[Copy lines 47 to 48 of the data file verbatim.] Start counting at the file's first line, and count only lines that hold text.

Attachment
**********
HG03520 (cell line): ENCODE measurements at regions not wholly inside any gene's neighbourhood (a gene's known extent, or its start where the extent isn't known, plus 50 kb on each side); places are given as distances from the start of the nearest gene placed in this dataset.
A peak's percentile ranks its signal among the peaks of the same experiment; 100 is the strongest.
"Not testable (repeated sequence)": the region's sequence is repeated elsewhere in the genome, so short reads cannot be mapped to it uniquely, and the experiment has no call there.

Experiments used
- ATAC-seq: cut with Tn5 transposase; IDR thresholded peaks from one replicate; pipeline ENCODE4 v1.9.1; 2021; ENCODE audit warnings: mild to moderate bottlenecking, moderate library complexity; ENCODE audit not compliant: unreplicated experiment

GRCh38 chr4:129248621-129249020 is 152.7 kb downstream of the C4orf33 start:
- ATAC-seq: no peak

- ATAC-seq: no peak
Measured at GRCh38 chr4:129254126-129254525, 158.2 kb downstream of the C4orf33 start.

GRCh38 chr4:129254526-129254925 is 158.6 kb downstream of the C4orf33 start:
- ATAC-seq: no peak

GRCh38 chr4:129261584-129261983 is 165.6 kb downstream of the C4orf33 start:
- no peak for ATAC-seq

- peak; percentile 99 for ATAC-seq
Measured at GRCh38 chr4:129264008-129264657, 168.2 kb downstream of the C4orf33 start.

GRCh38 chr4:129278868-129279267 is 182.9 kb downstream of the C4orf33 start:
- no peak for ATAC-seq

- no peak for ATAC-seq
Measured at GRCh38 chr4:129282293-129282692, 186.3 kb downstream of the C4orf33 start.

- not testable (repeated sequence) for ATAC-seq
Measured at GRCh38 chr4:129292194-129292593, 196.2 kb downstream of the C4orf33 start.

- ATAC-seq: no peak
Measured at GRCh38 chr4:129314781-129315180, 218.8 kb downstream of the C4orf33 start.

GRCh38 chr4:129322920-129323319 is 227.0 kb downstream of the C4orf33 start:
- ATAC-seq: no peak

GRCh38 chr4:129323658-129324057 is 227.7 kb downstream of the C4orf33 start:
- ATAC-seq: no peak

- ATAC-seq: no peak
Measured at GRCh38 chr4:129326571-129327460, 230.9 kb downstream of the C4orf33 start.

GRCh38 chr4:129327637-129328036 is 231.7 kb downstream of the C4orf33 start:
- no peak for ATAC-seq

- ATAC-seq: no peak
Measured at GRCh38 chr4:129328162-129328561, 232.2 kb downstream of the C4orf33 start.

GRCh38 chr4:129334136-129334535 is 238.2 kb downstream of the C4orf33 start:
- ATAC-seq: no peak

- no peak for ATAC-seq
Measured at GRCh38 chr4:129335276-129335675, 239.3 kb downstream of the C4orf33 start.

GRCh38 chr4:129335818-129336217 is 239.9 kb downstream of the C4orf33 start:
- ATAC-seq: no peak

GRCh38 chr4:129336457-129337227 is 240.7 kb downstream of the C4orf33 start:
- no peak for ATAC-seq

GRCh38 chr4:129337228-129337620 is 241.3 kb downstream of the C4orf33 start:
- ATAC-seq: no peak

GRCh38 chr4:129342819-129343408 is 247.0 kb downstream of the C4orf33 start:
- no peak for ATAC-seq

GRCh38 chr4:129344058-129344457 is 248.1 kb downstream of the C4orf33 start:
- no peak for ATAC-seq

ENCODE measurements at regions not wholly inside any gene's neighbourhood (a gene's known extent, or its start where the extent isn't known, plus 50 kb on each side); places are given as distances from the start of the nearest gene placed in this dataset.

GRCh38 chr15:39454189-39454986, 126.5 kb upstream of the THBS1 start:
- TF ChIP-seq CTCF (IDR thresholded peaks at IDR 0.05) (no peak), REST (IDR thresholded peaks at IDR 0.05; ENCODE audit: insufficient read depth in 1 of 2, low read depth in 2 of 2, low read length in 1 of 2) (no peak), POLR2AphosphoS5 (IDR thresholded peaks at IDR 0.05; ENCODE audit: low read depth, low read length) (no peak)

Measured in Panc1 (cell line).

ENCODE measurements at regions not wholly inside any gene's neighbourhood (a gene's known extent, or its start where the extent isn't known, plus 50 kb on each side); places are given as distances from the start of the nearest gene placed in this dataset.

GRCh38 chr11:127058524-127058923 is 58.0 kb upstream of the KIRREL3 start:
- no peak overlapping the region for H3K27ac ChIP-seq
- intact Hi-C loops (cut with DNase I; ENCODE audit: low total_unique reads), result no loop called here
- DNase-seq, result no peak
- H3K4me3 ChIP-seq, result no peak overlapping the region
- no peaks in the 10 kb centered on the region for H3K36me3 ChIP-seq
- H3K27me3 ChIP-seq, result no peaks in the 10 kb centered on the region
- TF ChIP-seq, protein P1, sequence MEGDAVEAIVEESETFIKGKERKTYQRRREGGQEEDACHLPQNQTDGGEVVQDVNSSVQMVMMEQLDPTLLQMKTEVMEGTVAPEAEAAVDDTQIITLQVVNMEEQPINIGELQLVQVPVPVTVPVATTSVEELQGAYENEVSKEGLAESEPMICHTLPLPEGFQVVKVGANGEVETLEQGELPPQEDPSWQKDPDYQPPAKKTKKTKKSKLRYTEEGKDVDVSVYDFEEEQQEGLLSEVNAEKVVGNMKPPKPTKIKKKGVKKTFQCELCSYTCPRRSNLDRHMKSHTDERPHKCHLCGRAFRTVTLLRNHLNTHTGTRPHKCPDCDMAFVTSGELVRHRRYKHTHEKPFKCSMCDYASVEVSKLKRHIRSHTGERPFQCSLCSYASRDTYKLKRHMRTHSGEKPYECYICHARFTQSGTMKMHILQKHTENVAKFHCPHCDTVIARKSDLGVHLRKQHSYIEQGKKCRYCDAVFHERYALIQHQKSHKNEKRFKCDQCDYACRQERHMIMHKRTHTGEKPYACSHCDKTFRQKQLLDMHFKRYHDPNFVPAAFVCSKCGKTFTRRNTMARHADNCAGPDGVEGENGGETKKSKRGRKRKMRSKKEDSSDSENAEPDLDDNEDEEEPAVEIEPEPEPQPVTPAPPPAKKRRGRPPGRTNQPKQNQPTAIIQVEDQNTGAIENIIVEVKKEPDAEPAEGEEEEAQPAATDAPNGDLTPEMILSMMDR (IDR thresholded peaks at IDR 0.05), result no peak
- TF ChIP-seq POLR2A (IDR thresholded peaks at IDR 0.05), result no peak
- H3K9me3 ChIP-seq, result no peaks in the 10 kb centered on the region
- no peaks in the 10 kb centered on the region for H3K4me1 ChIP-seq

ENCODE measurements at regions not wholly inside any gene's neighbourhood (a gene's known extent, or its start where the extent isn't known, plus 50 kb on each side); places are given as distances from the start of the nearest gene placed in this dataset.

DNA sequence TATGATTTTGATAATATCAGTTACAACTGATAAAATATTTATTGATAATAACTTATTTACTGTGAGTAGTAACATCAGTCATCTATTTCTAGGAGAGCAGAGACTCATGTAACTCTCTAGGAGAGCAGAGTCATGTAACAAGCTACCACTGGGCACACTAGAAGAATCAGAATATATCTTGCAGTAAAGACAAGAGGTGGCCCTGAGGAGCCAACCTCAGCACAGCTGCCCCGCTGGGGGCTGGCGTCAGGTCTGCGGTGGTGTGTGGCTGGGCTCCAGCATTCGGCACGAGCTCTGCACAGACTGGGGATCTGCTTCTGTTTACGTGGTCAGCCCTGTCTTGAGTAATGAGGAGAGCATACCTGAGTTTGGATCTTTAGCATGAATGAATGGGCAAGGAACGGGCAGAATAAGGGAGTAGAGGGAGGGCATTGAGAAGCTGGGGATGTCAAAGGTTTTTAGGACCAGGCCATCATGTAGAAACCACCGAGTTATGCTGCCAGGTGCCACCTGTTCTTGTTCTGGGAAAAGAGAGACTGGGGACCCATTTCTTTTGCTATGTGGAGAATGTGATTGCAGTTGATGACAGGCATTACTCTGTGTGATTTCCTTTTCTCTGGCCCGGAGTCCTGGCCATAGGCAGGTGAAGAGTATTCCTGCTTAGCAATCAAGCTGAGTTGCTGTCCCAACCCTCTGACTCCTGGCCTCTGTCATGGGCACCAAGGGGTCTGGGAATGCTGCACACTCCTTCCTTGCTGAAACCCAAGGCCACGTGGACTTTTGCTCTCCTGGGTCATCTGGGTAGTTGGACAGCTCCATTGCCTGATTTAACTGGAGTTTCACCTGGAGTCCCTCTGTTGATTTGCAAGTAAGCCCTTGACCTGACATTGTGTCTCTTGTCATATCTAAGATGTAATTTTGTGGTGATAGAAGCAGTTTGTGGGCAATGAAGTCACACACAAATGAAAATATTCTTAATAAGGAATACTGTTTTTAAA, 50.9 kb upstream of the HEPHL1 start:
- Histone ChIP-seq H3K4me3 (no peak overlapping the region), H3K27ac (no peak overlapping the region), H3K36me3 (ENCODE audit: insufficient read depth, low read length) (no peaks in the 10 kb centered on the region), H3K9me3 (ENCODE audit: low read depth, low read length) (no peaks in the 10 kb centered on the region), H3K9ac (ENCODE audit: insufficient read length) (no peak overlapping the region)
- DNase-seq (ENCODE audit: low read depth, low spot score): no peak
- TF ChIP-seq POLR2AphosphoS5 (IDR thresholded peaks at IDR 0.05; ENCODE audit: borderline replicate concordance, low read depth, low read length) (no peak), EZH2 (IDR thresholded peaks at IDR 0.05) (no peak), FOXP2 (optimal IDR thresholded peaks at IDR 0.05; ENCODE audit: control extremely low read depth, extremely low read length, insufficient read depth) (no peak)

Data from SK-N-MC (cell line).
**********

- no peak for ATAC-seq

ENCODE measurements at regions not wholly inside any gene's neighbourhood (a gene's known extent, or its start where the extent isn't known, plus 50 kb on each side); places are given as distances from the start of the nearest gene placed in this dataset.